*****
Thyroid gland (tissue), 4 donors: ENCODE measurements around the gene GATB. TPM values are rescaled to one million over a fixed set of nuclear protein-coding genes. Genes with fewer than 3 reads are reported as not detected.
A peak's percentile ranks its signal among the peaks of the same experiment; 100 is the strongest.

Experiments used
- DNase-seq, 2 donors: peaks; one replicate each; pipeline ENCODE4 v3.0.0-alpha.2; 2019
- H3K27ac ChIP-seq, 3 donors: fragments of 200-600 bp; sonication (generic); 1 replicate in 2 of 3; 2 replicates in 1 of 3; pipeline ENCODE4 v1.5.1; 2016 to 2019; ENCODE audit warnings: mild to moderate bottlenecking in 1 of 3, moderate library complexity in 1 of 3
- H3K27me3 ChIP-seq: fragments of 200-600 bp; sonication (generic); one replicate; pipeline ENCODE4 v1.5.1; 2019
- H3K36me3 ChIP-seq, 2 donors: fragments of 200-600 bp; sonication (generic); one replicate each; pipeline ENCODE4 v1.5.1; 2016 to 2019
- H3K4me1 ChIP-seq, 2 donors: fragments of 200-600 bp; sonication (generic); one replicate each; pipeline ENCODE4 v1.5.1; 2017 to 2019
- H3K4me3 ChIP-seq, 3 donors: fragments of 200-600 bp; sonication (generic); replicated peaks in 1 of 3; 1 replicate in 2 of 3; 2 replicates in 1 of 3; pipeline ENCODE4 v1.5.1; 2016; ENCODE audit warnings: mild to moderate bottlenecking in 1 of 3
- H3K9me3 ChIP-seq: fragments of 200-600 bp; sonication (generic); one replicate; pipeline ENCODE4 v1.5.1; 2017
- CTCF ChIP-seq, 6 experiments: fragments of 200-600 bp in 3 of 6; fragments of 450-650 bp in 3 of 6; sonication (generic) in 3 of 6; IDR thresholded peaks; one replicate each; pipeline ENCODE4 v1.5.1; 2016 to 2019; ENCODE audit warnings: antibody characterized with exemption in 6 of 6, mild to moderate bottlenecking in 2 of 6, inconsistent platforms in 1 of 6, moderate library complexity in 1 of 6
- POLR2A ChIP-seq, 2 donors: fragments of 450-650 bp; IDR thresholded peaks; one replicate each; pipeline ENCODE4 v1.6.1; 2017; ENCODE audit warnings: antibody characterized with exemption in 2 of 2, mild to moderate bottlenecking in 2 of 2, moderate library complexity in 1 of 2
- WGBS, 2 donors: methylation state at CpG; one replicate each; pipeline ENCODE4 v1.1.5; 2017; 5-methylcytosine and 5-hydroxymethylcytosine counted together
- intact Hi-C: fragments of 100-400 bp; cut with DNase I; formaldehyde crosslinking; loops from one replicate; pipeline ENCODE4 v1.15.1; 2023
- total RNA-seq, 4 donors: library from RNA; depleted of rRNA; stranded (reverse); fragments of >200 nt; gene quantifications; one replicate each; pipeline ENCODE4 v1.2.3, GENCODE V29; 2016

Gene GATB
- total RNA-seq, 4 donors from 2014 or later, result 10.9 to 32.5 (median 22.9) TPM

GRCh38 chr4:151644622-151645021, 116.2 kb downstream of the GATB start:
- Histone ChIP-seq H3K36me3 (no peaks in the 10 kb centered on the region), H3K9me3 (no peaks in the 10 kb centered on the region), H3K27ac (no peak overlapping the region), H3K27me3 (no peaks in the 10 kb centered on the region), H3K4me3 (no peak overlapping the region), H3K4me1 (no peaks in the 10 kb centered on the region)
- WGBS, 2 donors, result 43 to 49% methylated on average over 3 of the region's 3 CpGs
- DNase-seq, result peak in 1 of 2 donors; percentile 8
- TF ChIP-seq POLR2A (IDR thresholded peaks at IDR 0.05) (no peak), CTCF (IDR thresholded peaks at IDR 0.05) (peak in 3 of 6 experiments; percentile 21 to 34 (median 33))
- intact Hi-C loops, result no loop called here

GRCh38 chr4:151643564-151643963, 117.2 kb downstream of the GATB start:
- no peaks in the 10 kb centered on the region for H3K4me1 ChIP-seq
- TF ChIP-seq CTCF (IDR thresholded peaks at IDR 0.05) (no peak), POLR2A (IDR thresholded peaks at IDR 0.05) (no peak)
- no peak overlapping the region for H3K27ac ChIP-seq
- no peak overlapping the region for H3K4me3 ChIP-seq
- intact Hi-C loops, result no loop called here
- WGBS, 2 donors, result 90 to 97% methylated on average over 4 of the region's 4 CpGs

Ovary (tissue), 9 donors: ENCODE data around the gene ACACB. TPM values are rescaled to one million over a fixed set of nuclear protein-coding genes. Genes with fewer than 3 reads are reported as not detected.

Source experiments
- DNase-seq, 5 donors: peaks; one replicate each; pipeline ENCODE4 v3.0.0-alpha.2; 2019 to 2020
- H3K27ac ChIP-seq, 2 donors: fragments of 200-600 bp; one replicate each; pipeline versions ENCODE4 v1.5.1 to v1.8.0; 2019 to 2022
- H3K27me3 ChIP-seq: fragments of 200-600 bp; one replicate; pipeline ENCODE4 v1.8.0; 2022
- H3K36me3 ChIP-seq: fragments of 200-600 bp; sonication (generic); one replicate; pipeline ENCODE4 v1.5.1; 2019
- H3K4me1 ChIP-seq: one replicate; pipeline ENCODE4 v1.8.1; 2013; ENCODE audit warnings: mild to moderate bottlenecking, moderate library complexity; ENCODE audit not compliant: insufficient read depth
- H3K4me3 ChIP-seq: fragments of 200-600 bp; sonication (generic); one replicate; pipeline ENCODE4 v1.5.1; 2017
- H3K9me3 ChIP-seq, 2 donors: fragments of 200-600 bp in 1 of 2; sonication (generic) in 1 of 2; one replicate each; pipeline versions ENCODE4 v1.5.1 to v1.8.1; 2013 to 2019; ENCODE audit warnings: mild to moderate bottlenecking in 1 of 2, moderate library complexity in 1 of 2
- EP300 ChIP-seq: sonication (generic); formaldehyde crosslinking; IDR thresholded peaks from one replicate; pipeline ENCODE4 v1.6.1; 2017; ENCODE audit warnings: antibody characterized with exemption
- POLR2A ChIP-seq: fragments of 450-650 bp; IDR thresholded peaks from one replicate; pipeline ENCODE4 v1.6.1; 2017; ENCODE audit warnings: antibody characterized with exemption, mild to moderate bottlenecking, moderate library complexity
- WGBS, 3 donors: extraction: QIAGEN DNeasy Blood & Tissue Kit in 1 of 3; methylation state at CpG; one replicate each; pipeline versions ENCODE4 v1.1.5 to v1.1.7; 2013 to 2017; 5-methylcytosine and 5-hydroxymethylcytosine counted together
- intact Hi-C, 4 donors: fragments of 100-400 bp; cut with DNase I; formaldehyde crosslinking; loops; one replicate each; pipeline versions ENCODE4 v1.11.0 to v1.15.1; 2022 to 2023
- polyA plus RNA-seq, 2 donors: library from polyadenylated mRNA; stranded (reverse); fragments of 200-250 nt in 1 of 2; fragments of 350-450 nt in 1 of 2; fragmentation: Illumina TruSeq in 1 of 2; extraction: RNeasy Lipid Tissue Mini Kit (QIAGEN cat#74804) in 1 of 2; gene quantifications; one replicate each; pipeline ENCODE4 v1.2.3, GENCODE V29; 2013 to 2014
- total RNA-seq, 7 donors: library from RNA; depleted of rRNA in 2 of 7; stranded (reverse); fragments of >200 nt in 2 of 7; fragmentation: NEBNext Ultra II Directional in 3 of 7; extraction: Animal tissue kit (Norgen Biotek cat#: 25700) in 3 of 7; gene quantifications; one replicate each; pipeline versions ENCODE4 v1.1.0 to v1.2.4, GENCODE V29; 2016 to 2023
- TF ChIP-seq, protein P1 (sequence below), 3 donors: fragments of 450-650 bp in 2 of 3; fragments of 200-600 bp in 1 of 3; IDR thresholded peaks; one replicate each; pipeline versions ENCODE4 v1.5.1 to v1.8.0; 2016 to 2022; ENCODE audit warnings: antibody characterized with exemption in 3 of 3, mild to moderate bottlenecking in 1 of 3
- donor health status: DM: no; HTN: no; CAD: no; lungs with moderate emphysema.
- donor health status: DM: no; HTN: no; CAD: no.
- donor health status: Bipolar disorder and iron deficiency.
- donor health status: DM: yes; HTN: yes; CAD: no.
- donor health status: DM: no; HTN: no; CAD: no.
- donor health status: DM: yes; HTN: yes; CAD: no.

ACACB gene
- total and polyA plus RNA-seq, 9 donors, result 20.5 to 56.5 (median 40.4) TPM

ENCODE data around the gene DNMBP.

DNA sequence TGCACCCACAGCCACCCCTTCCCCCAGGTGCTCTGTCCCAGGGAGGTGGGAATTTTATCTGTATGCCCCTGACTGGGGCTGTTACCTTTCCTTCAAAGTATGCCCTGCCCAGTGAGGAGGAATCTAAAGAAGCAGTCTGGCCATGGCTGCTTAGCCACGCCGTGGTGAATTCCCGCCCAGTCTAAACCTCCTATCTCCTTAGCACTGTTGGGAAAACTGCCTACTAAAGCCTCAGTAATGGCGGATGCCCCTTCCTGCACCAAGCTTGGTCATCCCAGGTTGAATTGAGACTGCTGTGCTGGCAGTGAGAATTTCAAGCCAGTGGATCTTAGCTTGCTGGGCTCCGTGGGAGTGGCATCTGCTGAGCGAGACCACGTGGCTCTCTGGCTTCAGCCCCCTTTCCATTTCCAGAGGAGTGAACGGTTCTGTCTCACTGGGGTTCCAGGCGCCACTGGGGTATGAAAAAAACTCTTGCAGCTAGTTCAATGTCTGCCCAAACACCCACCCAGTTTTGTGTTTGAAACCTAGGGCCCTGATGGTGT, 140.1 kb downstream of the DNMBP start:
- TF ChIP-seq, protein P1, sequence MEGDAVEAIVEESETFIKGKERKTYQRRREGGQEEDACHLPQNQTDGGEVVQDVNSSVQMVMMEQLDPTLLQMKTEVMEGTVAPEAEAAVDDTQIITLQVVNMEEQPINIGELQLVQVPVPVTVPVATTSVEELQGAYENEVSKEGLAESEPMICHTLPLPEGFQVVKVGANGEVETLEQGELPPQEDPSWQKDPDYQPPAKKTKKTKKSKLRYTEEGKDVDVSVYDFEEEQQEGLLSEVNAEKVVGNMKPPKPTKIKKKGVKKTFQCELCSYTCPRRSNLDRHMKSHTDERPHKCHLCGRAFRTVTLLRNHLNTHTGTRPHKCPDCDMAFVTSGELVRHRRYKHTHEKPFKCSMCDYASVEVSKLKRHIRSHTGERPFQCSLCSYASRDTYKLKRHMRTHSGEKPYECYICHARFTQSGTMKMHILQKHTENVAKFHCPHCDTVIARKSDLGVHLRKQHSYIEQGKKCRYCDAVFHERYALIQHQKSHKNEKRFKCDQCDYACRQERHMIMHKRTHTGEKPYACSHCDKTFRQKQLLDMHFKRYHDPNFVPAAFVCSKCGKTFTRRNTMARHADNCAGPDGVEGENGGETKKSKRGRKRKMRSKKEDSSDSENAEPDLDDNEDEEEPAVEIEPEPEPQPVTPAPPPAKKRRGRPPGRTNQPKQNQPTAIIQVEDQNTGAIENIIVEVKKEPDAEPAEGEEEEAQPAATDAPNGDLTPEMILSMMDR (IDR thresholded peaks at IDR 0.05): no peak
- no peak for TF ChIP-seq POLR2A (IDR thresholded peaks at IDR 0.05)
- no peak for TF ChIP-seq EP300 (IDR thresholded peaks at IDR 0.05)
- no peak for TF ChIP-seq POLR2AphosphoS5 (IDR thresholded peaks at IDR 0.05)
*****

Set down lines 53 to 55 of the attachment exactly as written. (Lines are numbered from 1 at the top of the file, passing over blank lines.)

ACACB gene
- total and polyA plus RNA-seq, 9 donors, result 20.5 to 56.5 (median 40.4) TPM

ENCODE data around the gene DNMBP.